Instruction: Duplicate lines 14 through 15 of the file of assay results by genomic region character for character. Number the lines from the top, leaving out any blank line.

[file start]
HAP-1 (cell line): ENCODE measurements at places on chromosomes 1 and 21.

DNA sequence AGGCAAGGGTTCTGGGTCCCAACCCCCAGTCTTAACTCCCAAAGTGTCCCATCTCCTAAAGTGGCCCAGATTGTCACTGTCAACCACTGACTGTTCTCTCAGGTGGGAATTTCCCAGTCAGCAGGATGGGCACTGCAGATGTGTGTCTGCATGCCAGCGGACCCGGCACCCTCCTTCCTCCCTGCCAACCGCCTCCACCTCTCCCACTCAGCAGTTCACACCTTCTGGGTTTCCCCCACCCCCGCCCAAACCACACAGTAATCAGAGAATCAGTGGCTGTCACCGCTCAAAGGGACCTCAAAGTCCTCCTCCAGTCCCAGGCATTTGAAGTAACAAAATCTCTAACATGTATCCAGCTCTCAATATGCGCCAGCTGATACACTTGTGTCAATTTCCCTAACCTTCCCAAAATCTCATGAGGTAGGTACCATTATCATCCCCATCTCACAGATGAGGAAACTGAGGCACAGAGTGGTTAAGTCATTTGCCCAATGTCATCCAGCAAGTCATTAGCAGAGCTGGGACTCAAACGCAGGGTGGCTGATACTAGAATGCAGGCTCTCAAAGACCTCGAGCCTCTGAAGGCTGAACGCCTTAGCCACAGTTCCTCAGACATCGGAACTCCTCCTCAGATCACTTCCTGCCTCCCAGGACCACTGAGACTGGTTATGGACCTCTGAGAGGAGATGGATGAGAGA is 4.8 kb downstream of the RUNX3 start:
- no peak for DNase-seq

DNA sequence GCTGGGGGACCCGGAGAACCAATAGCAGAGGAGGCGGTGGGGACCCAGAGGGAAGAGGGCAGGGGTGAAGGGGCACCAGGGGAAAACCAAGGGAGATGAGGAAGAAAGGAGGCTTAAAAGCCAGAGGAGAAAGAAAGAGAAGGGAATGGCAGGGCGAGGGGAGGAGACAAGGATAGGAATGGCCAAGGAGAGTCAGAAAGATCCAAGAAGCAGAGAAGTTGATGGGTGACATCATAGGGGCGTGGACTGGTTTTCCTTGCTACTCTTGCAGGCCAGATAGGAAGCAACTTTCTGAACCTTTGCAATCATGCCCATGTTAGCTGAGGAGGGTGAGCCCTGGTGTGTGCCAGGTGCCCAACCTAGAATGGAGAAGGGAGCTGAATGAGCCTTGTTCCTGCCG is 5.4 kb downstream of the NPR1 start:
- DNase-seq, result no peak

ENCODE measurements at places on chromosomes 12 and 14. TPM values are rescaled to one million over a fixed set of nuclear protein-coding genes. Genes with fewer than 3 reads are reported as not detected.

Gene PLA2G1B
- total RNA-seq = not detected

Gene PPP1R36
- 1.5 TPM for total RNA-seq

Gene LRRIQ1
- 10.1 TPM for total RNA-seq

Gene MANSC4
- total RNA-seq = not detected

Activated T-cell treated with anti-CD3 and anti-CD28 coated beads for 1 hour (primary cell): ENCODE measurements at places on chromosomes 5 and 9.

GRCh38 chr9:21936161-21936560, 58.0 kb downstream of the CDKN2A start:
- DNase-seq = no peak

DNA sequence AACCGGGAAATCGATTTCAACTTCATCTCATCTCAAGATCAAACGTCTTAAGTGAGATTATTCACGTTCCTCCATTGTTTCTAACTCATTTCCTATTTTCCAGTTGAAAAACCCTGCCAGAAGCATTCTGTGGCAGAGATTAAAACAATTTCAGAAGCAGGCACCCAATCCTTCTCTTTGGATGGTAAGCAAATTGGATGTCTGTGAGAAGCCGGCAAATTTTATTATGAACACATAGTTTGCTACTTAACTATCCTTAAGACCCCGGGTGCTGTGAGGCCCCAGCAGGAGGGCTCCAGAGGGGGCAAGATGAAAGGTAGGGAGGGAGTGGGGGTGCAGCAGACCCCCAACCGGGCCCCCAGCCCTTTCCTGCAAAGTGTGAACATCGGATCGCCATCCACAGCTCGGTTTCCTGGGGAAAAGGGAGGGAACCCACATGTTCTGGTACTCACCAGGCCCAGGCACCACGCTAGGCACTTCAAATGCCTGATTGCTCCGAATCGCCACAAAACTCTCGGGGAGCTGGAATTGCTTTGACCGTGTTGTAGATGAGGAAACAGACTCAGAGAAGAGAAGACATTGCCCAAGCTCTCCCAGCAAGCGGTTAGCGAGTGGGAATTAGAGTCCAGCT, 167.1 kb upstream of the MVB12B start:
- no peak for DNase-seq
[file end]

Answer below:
- total RNA-seq = not detected

Activated T-cell treated with anti-CD3 and anti-CD28 coated beads for 1 hour (primary cell): ENCODE measurements at places on chromosomes 5 and 9.